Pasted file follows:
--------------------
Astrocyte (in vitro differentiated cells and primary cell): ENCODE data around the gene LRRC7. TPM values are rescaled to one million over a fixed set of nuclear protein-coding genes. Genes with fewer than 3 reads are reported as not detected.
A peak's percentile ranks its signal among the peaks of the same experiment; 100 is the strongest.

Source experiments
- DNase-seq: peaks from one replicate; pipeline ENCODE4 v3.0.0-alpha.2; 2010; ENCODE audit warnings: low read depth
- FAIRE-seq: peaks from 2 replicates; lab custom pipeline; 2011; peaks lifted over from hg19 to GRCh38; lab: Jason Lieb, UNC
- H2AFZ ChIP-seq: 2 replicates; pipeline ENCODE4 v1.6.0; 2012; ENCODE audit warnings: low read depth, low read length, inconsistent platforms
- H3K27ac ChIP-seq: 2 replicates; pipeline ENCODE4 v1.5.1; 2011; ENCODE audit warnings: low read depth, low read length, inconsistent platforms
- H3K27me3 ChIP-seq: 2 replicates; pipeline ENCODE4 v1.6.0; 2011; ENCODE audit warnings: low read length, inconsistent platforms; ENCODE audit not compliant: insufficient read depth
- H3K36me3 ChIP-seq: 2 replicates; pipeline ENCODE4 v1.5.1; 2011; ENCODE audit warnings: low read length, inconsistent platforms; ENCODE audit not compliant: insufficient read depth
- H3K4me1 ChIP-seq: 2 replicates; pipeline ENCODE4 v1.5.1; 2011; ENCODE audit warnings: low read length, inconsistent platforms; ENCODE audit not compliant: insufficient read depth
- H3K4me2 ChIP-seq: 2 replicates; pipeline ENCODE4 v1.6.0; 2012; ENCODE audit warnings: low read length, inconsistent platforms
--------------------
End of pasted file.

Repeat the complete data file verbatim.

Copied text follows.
Astrocyte (in vitro differentiated cells and primary cell): ENCODE data around the gene LRRC7. TPM values are rescaled to one million over a fixed set of nuclear protein-coding genes. Genes with fewer than 3 reads are reported as not detected.
A peak's percentile ranks its signal among the peaks of the same experiment; 100 is the strongest.

Source experiments
- DNase-seq: peaks from one replicate; pipeline ENCODE4 v3.0.0-alpha.2; 2010; ENCODE audit warnings: low read depth
- FAIRE-seq: peaks from 2 replicates; lab custom pipeline; 2011; peaks lifted over from hg19 to GRCh38; lab: Jason Lieb, UNC
- H2AFZ ChIP-seq: 2 replicates; pipeline ENCODE4 v1.6.0; 2012; ENCODE audit warnings: low read depth, low read length, inconsistent platforms
- H3K27ac ChIP-seq: 2 replicates; pipeline ENCODE4 v1.5.1; 2011; ENCODE audit warnings: low read depth, low read length, inconsistent platforms
- H3K27me3 ChIP-seq: 2 replicates; pipeline ENCODE4 v1.6.0; 2011; ENCODE audit warnings: low read length, inconsistent platforms; ENCODE audit not compliant: insufficient read depth
- H3K36me3 ChIP-seq: 2 replicates; pipeline ENCODE4 v1.5.1; 2011; ENCODE audit warnings: low read length, inconsistent platforms; ENCODE audit not compliant: insufficient read depth
- H3K4me1 ChIP-seq: 2 replicates; pipeline ENCODE4 v1.5.1; 2011; ENCODE audit warnings: low read length, inconsistent platforms; ENCODE audit not compliant: insufficient read depth
- H3K4me2 ChIP-seq: 2 replicates; pipeline ENCODE4 v1.6.0; 2012; ENCODE audit warnings: low read length, inconsistent platforms